Julianna Paradisi, RN, OCN, is an oncology nurse navigator and writes a monthly post for this blog. Illustration by the author.
It’s difficult to choose which is more difficult: That moment before dialing the number of someone I’ve never met soon after they’ve received a cancer diagnosis, or the moment standing in the doorway before entering the hospital room occupied by someone I’ve also never met soon after their cancer diagnosis.
These scenarios are the health care version of a cold call. I manage them daily.
The term cold call generally refers to marketers calling someone without prior introduction with hopes of convincing them to buy their product. In the arts community, cold calling refers to an artist walking in off the street with a portfolio in the hopes of convincing a gallery owner to exhibit their art. Rarely are either appreciated.
Most nurses involved in patient care make cold calls. Walking into the room of a patient you’ve never met is a cold call. Starting an IV on someone else’s patient or in one you’ve just met is a cold call. A cold call occurs when the unconscious patient brought to the ED opens his eyes and your face is the first thing he sees.
Lots of things about nursing are difficult. For the novice and experienced alike, walking into a patient’s room after they’ve received news they or their loved one will not recover is towards the top of the list, the worst kind of cold call.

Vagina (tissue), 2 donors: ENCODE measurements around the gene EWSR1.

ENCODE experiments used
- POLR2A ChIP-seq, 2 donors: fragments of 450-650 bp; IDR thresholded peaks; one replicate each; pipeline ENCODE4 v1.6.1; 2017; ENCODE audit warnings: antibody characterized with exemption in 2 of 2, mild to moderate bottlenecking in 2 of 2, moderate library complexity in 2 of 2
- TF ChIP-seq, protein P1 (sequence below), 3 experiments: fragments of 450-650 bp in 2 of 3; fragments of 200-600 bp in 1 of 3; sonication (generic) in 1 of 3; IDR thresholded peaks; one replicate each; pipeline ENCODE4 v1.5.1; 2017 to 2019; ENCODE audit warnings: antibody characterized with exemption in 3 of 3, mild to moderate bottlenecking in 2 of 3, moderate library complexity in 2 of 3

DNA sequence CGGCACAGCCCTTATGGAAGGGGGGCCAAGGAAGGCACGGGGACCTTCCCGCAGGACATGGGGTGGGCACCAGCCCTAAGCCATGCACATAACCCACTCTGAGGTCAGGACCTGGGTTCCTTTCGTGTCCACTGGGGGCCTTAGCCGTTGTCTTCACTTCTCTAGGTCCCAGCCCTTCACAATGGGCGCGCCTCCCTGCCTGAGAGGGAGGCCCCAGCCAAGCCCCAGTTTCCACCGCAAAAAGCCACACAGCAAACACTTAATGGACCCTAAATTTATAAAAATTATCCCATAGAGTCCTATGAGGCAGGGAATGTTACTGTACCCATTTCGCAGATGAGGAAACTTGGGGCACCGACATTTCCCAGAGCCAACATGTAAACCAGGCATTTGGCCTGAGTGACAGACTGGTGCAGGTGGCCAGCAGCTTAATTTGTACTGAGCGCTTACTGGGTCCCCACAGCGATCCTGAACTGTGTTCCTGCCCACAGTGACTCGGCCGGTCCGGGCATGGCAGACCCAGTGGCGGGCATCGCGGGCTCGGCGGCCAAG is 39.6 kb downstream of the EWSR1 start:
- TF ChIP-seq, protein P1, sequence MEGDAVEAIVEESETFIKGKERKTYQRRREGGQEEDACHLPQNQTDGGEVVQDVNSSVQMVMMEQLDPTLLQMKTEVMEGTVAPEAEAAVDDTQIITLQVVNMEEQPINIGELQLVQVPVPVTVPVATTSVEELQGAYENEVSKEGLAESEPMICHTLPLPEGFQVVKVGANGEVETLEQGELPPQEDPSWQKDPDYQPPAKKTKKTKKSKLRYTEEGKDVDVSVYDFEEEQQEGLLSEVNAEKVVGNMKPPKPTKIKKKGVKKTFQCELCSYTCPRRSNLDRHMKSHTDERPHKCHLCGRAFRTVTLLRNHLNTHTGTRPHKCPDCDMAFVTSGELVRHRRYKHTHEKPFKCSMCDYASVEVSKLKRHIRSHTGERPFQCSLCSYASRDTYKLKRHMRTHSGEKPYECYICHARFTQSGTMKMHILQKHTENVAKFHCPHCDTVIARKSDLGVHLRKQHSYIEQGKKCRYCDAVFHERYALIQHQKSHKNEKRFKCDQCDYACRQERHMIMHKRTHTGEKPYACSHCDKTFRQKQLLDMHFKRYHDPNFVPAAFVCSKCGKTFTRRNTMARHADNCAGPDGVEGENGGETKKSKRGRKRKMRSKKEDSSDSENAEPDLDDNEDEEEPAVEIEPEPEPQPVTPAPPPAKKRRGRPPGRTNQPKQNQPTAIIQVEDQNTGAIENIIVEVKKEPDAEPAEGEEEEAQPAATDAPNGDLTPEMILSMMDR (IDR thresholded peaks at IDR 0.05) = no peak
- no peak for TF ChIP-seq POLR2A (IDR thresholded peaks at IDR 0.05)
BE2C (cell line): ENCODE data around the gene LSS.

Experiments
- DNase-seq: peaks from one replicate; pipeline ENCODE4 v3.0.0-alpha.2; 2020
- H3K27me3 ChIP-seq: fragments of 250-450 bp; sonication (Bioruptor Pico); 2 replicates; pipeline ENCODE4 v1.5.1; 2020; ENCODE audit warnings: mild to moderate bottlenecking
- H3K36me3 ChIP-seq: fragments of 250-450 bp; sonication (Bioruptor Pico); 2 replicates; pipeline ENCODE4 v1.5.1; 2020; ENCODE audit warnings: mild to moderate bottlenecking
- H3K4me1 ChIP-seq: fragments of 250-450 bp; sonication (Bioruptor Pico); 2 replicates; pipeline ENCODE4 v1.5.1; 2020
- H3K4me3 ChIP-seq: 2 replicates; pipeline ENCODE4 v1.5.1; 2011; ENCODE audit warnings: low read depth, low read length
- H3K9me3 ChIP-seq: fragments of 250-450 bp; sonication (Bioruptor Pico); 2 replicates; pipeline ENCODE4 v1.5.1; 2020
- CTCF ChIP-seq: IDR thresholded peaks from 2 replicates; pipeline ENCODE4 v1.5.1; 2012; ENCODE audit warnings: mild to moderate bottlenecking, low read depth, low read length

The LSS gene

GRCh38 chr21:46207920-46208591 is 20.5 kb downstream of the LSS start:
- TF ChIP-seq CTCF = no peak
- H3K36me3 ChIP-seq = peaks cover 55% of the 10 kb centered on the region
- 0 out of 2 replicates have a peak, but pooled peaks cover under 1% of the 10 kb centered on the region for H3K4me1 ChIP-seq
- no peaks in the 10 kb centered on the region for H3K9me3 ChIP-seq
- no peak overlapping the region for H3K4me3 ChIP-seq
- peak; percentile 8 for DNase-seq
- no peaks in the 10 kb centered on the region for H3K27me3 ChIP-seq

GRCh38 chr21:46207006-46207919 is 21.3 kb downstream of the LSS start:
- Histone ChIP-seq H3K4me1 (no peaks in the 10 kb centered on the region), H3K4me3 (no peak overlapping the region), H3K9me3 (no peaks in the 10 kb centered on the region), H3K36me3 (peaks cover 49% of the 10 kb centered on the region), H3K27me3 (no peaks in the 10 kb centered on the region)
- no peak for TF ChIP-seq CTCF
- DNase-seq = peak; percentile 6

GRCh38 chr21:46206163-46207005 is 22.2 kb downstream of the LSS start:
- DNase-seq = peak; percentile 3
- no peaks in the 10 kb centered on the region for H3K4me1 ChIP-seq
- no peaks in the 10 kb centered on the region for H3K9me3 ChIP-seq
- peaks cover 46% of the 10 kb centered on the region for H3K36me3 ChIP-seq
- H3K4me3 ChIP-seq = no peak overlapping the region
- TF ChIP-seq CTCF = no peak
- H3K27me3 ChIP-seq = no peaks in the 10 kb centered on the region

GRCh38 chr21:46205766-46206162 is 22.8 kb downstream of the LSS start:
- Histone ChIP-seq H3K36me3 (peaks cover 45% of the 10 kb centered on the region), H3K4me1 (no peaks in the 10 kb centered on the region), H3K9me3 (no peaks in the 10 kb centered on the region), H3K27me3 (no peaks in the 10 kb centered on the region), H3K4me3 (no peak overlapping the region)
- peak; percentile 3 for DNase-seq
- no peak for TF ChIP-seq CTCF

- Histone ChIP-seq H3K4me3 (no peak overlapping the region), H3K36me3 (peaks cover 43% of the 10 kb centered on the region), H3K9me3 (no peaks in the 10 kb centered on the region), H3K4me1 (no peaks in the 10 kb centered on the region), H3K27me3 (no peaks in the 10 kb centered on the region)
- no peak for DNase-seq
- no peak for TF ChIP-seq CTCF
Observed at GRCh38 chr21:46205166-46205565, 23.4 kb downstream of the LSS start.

For the next 12 hours you are part of the patient’s nightmare. The first few minutes after entering the room determine if you’re cast in the role of angel or devil. Make no mistake, your words and actions will become part of the family’s lore, repeated for years by the survivors—if these are perceived poorly enough, a customer complaint will be filed against the nurse, guilty or not.
As an oncology nurse navigator, for me a cold call means introducing myself to patients recently diagnosed with cancer. The introduction often occurs over the phone without the luxury of facial expression or body language to convey the depth of spoken words. The opportunities for misunderstanding are daunting.
Each patient is unique and no single approach is right for everyone. However, there are general principles to provide guidance.
- First, understand that the patient’s emotional state is heightened. They are hypersensitized to words, gestures, and body language. Remain as neutral as possible during initial encounters until they become comfortable with you. When speaking, stand or sit fully facing them, and make eye contact. Resist leaning against counters or furniture—it can be mistaken for a cavalier attitude, despite your intention to take some weight off of your feet or back. Use of slang or making an unsolicited joke may be interpreted as flippancy.
- Keep in mind that you are treating the whole person, not just their disease—a perspective that’s one of the hallmarks of the nursing profession.
- Be sensitive to the fact that it takes time to absorb disastrous news. People receiving a life-threatening or life-changing diagnosis almost universally describe the following first days or weeks as “surreal.” I envision a famous painting by Dali, The Persistence of Memory, with its melted clocks: time is meaningless for the traumatized. Patients will need to hear parts of their diagnosis and treatment plan over and over for a while, so be patient. Whenever possible, it’s helpful to use the same words their providers use in order to aid retention and avoid confusion.
- Don’t overlook expressions of empathy when all else fails. The simple phrase “I’m sorry for your diagnosis” can be a powerful conversation opener, one too often followed by the response, “Thank you, you’re the first person to say that to me.”
Cold calls to patients are never easy, but all nurses can learn to convey empathy and concern, making them easier to bear—for us, and for our patients.